from the Mahavastu:

And scornfully the king continued: ‘Now you will have an opportunity to show your passion for patience!’ And, as one who cuts a lotus from its stalk, so he cut off with his sharp sword the Sage’s right hand ….

Though his hand was cut off, he yet felt no pain, so firm his adherence to patience;
His pain lay in seeing the terrible fate this butcher, accustomed to pleasure, would meet in the future.

But the Bodhisattva [the Sage] kept silent, because he regarded the king as someone who was beyond help and who could not possibly be won over by kindness. He sorrowed for him as for a patient whom the doctors have given up. The king, however, spoke to him in a threatening matter:

And so your body will be carved to pieces till you die!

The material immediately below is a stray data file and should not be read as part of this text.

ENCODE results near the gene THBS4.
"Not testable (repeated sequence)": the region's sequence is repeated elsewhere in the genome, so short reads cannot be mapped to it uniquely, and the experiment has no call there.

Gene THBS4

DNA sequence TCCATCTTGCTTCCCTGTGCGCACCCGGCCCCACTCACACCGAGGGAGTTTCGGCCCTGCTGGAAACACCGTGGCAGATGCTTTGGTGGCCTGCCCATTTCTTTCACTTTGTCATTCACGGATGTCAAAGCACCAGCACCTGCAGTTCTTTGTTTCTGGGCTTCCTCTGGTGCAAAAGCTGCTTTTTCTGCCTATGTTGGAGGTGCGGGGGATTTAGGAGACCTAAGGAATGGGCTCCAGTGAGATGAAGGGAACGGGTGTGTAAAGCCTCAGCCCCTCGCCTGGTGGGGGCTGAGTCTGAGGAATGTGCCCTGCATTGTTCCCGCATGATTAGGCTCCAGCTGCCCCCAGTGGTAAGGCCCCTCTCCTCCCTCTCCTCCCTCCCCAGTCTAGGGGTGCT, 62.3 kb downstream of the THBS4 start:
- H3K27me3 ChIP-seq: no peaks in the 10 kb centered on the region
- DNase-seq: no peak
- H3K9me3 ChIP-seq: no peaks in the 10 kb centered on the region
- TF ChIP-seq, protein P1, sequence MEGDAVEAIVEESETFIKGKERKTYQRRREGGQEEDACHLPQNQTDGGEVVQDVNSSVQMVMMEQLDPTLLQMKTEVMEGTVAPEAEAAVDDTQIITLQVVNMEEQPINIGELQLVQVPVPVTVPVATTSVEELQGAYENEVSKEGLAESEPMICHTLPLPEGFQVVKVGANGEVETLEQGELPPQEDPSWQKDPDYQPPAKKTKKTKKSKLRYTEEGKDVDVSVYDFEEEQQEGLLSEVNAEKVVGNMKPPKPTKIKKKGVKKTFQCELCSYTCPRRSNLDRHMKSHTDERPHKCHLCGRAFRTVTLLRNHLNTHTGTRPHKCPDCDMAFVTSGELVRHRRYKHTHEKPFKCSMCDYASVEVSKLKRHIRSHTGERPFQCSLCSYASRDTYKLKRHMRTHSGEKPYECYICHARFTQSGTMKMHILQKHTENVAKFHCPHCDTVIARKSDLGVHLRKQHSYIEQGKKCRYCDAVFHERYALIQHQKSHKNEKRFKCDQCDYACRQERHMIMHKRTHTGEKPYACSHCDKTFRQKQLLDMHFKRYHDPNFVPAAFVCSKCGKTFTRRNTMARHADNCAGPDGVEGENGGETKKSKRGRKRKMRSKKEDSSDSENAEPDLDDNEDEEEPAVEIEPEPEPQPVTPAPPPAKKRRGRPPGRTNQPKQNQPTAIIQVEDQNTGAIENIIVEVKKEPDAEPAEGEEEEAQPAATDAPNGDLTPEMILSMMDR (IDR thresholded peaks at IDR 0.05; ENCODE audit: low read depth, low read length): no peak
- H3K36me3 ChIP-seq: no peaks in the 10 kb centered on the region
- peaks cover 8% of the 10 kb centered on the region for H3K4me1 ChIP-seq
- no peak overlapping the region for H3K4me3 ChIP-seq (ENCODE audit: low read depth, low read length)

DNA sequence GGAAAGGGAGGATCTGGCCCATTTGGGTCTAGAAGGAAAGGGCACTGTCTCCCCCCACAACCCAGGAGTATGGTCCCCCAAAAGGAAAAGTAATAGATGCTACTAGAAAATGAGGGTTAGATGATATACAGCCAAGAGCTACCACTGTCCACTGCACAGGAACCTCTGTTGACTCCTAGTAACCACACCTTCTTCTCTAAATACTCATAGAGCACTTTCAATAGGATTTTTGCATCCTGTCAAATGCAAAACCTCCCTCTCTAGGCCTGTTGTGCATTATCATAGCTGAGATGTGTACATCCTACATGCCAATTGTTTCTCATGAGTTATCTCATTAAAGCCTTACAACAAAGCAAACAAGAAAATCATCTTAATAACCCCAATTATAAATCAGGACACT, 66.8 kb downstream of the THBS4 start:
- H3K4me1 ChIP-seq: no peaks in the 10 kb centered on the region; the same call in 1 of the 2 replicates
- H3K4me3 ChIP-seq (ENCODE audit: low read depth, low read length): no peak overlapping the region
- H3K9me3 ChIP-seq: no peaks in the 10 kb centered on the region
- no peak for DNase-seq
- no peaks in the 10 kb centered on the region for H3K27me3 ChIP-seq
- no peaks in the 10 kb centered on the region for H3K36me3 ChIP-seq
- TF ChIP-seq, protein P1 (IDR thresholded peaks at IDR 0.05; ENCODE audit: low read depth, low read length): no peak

Stop this pose of piety! Your roguish cunning shall be stopped!

But the Bodhisattva said nothing, because he knew him for a person who could not be won over by affection, and recognized that he would persist anyhow. So the king in the same manner cut off the other hand of that great-souled man, and thereafter both his arms, his ears and nose, and his feet.

No sorrow and no anger felt the Muni, when the sharp sword his frame demolished.
This engine of the body must run down, he knew, and years of practice had accustomed him to patience.
And when he saw his limbs drop off, this holy man, unbroken, firm and patient, felt but exaltation,
No pain at all. What gave him anguish was to see the king so far estranged from Dharma.

— — —

Conze, E. (1959). Buddhist scriptures. Harmondsworth, Middlesex: Penguin Books, pp.29-30.